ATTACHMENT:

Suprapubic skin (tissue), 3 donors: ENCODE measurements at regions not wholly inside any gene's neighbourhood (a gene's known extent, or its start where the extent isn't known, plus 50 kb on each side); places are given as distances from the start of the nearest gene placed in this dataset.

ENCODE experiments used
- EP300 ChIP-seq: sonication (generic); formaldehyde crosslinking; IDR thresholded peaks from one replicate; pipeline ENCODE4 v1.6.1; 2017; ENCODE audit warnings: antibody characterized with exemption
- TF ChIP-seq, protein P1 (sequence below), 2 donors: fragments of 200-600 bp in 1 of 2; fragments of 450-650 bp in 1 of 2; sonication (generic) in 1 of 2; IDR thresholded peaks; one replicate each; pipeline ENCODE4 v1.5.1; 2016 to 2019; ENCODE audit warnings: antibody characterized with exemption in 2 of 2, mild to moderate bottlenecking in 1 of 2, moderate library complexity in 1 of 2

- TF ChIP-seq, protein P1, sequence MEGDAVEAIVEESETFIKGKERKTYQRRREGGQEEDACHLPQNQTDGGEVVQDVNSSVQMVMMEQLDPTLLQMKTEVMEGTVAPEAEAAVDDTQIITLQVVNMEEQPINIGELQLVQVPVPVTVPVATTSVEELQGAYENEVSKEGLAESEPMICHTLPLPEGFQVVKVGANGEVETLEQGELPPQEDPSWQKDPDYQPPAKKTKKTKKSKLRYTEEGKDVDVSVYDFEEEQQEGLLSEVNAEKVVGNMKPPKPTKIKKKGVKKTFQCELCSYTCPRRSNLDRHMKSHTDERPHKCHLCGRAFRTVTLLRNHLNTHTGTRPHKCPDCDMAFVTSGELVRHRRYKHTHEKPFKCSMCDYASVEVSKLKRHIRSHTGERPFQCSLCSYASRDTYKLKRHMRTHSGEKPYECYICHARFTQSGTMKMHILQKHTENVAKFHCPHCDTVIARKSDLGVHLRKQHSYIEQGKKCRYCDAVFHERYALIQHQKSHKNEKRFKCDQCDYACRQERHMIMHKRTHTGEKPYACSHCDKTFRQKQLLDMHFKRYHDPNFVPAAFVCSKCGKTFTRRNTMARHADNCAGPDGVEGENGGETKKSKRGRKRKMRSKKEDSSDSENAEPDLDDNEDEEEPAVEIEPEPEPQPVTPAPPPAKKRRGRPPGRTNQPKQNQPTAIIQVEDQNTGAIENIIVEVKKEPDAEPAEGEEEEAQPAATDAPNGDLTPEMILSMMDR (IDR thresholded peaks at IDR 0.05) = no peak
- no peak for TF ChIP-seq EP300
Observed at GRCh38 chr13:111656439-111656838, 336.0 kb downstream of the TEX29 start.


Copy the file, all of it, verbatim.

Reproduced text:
Suprapubic skin (tissue), 3 donors: ENCODE measurements at regions not wholly inside any gene's neighbourhood (a gene's known extent, or its start where the extent isn't known, plus 50 kb on each side); places are given as distances from the start of the nearest gene placed in this dataset.

ENCODE experiments used
- EP300 ChIP-seq: sonication (generic); formaldehyde crosslinking; IDR thresholded peaks from one replicate; pipeline ENCODE4 v1.6.1; 2017; ENCODE audit warnings: antibody characterized with exemption
- TF ChIP-seq, protein P1 (sequence below), 2 donors: fragments of 200-600 bp in 1 of 2; fragments of 450-650 bp in 1 of 2; sonication (generic) in 1 of 2; IDR thresholded peaks; one replicate each; pipeline ENCODE4 v1.5.1; 2016 to 2019; ENCODE audit warnings: antibody characterized with exemption in 2 of 2, mild to moderate bottlenecking in 1 of 2, moderate library complexity in 1 of 2

- TF ChIP-seq, protein P1, sequence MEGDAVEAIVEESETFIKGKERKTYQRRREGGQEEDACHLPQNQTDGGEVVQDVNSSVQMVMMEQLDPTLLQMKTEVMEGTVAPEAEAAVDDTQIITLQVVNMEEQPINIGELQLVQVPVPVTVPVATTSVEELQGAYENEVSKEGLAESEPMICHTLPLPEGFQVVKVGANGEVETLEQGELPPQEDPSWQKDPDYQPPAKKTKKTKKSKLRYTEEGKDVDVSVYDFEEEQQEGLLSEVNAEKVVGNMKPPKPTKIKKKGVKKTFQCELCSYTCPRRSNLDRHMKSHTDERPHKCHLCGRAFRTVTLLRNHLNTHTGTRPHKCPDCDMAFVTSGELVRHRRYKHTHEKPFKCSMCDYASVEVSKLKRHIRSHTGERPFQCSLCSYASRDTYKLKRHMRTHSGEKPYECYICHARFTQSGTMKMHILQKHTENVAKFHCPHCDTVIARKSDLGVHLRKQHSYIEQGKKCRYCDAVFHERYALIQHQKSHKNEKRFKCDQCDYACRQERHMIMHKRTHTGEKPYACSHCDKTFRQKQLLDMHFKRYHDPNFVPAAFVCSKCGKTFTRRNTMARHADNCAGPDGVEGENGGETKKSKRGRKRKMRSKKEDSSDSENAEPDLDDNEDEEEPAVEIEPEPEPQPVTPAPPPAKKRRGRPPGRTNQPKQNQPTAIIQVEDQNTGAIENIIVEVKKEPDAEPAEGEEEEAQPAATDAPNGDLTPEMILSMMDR (IDR thresholded peaks at IDR 0.05) = no peak
- no peak for TF ChIP-seq EP300
Observed at GRCh38 chr13:111656439-111656838, 336.0 kb downstream of the TEX29 start.